Sponsored by The Hyatt Foundation

Essay

An Essay on Thom Mayne
By Lebbeus Woods

Lebbeus Woods is an architect and teacher who has known Thom Mayne since they shared space in the 1974 awards issue of Progressive Architecture magazine. Over the years since that time, they have encountered each other professionally at the MAK Vienna symposium “The End of Architecture,” in 1992, the “Sarajevo: Reconstruction and Resistance” workshops in 1994, and the “Again Architecture” conference in Havana, in 1995, as well as numerous other public and private occasions. Their many opportunities to exchange ideas and opinions, as well as the author’s first-hand familiarity with the projects discussed, have informed this article.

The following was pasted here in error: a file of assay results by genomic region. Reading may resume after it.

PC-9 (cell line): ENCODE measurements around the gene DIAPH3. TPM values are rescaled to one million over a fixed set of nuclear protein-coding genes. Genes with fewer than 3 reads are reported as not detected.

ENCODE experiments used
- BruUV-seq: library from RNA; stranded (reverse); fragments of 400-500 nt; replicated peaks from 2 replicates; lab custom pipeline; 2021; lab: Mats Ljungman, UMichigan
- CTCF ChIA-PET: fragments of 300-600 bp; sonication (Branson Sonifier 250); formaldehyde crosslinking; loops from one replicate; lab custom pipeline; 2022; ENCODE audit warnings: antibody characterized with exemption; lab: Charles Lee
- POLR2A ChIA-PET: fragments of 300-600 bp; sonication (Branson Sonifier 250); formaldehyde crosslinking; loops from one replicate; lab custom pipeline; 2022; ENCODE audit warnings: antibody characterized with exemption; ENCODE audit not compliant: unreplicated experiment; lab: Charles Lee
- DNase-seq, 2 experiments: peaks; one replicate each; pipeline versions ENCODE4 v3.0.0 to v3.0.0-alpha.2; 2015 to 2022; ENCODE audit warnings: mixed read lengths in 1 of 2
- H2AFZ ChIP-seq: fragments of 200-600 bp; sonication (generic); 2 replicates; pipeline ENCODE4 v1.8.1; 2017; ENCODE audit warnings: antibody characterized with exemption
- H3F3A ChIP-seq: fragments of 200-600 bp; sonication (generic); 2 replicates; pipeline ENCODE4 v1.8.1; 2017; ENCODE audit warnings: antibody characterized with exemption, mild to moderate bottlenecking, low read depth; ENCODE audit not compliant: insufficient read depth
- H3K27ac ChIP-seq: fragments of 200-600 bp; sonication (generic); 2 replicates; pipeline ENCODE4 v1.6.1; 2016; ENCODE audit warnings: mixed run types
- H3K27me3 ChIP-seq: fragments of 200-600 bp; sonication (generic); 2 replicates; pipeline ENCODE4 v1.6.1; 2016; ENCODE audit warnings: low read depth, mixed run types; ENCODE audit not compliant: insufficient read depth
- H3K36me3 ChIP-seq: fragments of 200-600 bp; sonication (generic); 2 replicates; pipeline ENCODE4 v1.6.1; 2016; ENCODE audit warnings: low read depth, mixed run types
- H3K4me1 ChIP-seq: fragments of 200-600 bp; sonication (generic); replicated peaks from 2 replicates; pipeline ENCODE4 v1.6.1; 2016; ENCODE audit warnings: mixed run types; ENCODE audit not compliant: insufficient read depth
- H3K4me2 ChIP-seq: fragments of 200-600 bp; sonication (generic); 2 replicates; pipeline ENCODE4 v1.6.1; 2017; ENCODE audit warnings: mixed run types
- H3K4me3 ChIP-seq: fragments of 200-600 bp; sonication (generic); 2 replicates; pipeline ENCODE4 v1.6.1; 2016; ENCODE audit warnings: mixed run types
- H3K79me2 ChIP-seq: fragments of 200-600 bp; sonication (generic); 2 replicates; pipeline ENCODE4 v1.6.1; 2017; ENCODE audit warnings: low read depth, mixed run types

After a century of global violence, cultural upheaval, and technological transformations that have radically restructured everyday life, architecture remains a monumental art securely rooted in its traditions. Great buildings are still defined as singular, exceptional objects, set into landscapes of the ordinary. In the utopian dreams of modernists and post modernists alike, architecture with a capital A was to have dispersed itself by now into the fabric of everyday life, acquiring a small a without giving up a shred of its aesthetical and ethical mission—but this has not occurred. At the same time, we can observe that a generation of fiercely independent architects, now approaching or entering their sixties, who were the great hope of architecture’s future, are now entrusted with the design of large pubic projects. Confronted by clients whose wealth and power enables them to commission significant buildings, this generation faces a crisis. They can accept the mantle of their maturity and take on the ages-old task of designing monuments valorizing hierarchies of power and authority, or they can seek ways to carry forward their former ideas, which—in one way or another—aimed at realizing a transformation of architecture, and of its meaning in society. Thom Mayne is one of this generation, and not just any one, but particularly prominent, celebrated and influential. In very tangible terms, he personifies the crisis of thought, and of conscience, in architecture today.